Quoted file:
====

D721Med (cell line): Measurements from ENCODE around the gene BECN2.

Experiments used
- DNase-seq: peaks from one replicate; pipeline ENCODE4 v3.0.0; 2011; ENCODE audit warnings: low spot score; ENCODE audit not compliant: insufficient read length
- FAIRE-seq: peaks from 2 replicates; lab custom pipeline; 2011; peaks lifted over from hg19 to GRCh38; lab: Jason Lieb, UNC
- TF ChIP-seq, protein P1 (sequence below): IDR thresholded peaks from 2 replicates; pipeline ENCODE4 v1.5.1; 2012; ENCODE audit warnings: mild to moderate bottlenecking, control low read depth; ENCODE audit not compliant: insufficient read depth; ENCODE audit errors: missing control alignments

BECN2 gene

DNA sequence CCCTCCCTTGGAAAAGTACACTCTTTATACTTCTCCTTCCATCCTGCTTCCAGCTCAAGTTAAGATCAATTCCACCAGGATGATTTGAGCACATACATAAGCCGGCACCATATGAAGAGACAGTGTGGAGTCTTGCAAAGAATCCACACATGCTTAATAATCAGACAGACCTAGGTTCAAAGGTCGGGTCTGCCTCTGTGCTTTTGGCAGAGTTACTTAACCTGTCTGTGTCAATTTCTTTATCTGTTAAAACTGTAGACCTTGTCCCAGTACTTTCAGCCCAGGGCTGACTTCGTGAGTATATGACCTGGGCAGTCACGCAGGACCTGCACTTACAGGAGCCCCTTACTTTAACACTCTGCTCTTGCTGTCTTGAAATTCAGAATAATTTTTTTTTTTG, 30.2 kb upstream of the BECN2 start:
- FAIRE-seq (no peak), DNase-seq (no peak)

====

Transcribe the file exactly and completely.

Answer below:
D721Med (cell line): Measurements from ENCODE around the gene BECN2.

Experiments used
- DNase-seq: peaks from one replicate; pipeline ENCODE4 v3.0.0; 2011; ENCODE audit warnings: low spot score; ENCODE audit not compliant: insufficient read length
- FAIRE-seq: peaks from 2 replicates; lab custom pipeline; 2011; peaks lifted over from hg19 to GRCh38; lab: Jason Lieb, UNC
- TF ChIP-seq, protein P1 (sequence below): IDR thresholded peaks from 2 replicates; pipeline ENCODE4 v1.5.1; 2012; ENCODE audit warnings: mild to moderate bottlenecking, control low read depth; ENCODE audit not compliant: insufficient read depth; ENCODE audit errors: missing control alignments

BECN2 gene

DNA sequence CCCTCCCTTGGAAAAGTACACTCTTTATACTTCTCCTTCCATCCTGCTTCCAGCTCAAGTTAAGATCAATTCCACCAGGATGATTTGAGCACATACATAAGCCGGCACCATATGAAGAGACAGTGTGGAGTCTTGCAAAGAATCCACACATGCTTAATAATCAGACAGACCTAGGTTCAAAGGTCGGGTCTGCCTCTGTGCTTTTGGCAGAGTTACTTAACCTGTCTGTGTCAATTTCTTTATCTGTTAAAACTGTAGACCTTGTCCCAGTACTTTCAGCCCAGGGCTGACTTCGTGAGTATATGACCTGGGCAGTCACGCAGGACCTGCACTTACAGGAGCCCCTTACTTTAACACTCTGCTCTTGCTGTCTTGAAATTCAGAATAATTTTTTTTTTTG, 30.2 kb upstream of the BECN2 start:
- FAIRE-seq (no peak), DNase-seq (no peak)